Kerry defended the engagement effort, saying the US would not be played for “suckers” by Iran. Tehran insists its nuclear program is for peaceful energy production, while the US and other countries suspect it is aimed at achieving atomic weapons capability.
Syria and the US budget crisis have shaken Australians’ faith in their alliance with Washington, McKinley said.
“It means that those who rely on the alliance as the cornerstone of all Australian foreign policy and particularly security policy are less certain — it’s created an element of uncertainty in their calculations,” he said.
Running against the tide of concern, leaders in the Philippines are banking on its most important ally to protect it from China’s assertive claims in the South China Sea. Philippines Defense Secretary Voltaire Gazmin said Manila still views the US as a dependable ally despite the many challenges it is facing.
“We should understand that all nations face some kind of problems, but in terms of our relationship with the US, she continues to be there when we need her,” Gazmin said.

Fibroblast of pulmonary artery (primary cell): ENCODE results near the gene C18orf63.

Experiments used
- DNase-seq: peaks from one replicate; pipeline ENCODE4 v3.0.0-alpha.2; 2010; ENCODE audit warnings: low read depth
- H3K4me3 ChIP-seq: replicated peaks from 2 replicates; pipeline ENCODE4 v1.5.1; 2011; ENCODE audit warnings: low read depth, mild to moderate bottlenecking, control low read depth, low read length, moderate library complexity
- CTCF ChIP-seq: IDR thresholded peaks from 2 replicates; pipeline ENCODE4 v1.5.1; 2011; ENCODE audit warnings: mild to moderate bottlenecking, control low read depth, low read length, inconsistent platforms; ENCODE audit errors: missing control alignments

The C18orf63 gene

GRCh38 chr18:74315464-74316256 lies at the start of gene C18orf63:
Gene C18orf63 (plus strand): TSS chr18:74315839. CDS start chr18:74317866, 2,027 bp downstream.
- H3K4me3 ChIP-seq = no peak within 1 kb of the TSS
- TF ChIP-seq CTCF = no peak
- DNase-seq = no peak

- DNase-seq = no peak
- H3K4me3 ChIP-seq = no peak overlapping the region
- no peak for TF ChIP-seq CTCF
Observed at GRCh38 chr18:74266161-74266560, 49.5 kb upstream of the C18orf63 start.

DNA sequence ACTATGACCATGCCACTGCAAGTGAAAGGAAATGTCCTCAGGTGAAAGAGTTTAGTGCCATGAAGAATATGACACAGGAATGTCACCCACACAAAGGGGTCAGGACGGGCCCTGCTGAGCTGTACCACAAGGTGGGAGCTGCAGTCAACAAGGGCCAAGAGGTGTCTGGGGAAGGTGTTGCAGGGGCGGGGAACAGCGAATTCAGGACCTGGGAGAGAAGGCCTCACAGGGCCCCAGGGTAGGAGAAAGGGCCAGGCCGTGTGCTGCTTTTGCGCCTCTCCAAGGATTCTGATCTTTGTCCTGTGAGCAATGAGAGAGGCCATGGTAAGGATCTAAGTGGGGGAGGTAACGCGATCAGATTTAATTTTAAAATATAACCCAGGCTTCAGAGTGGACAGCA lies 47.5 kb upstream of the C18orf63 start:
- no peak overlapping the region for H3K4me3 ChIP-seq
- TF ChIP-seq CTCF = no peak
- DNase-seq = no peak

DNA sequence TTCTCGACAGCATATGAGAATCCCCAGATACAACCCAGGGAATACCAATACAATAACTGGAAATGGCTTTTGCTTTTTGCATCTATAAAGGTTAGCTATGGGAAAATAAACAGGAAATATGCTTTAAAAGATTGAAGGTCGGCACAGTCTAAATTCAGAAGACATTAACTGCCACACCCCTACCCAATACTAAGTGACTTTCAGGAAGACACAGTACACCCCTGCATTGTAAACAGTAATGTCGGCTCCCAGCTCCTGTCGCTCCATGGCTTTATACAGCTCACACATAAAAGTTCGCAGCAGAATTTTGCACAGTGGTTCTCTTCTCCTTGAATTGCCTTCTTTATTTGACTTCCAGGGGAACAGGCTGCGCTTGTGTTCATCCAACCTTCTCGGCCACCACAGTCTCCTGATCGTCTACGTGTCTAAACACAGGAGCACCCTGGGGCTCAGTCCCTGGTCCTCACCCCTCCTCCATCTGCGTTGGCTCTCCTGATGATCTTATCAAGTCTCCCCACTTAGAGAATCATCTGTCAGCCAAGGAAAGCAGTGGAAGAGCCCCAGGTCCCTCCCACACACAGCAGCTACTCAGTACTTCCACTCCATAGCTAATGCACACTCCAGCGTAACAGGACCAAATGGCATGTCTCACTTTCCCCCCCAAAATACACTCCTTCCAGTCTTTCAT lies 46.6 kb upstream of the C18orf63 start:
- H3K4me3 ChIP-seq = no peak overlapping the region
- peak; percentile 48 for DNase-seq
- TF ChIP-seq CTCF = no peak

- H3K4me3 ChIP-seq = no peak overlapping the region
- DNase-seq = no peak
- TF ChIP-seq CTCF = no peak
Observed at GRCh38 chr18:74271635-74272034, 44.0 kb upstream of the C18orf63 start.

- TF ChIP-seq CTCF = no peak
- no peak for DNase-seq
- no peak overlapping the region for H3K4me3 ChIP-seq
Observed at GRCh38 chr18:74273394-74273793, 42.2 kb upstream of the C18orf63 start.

“There’s no change in our feelings,” he said. “Our strategic relationship with the US continues to be healthy. They remain a reliable ally.”
However, as Cordesman said: “The rhetoric of diplomacy is just wonderful, but it almost never describes the reality.”
That reality worldwide, he said, “is a real concern about where is the US going. There is a question of trust. And I think there is an increasing feeling that the US is pulling back, and its internal politics are more isolationist so that they can’t necessarily trust what US officials say, even if the officials mean it.”
Additional reporting by Brian Murphy, Robert Reid, Hrvoje Hranjski, Gregory Katz, Josef Federman, Rod McGuirk, Sarah DiLorenzo and David McHugh